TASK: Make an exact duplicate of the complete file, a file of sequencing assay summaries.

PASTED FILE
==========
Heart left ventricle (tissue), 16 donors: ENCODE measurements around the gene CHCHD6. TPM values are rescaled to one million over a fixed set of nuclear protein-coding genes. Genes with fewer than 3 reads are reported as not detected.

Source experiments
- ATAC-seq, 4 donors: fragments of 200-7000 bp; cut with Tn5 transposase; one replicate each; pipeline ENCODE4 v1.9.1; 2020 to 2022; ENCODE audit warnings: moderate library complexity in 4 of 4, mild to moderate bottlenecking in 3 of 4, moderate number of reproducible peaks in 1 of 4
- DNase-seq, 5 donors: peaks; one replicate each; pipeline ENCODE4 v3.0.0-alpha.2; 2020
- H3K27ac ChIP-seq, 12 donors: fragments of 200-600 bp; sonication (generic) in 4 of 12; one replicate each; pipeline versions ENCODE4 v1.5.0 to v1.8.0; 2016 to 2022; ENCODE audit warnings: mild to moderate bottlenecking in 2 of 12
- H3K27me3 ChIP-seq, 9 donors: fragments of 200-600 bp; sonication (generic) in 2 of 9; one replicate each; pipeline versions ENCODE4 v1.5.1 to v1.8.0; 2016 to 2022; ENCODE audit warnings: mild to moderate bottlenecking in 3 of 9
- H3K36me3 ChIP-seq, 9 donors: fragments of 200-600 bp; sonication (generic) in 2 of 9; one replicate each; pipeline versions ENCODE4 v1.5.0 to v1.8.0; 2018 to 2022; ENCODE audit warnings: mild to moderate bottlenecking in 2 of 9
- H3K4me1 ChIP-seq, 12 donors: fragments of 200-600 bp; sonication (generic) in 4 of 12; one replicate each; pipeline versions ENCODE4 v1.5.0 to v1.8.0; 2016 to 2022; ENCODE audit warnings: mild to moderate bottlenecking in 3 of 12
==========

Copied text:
Heart left ventricle (tissue), 16 donors: ENCODE measurements around the gene CHCHD6. TPM values are rescaled to one million over a fixed set of nuclear protein-coding genes. Genes with fewer than 3 reads are reported as not detected.

Source experiments
- ATAC-seq, 4 donors: fragments of 200-7000 bp; cut with Tn5 transposase; one replicate each; pipeline ENCODE4 v1.9.1; 2020 to 2022; ENCODE audit warnings: moderate library complexity in 4 of 4, mild to moderate bottlenecking in 3 of 4, moderate number of reproducible peaks in 1 of 4
- DNase-seq, 5 donors: peaks; one replicate each; pipeline ENCODE4 v3.0.0-alpha.2; 2020
- H3K27ac ChIP-seq, 12 donors: fragments of 200-600 bp; sonication (generic) in 4 of 12; one replicate each; pipeline versions ENCODE4 v1.5.0 to v1.8.0; 2016 to 2022; ENCODE audit warnings: mild to moderate bottlenecking in 2 of 12
- H3K27me3 ChIP-seq, 9 donors: fragments of 200-600 bp; sonication (generic) in 2 of 9; one replicate each; pipeline versions ENCODE4 v1.5.1 to v1.8.0; 2016 to 2022; ENCODE audit warnings: mild to moderate bottlenecking in 3 of 9
- H3K36me3 ChIP-seq, 9 donors: fragments of 200-600 bp; sonication (generic) in 2 of 9; one replicate each; pipeline versions ENCODE4 v1.5.0 to v1.8.0; 2018 to 2022; ENCODE audit warnings: mild to moderate bottlenecking in 2 of 9
- H3K4me1 ChIP-seq, 12 donors: fragments of 200-600 bp; sonication (generic) in 4 of 12; one replicate each; pipeline versions ENCODE4 v1.5.0 to v1.8.0; 2016 to 2022; ENCODE audit warnings: mild to moderate bottlenecking in 3 of 12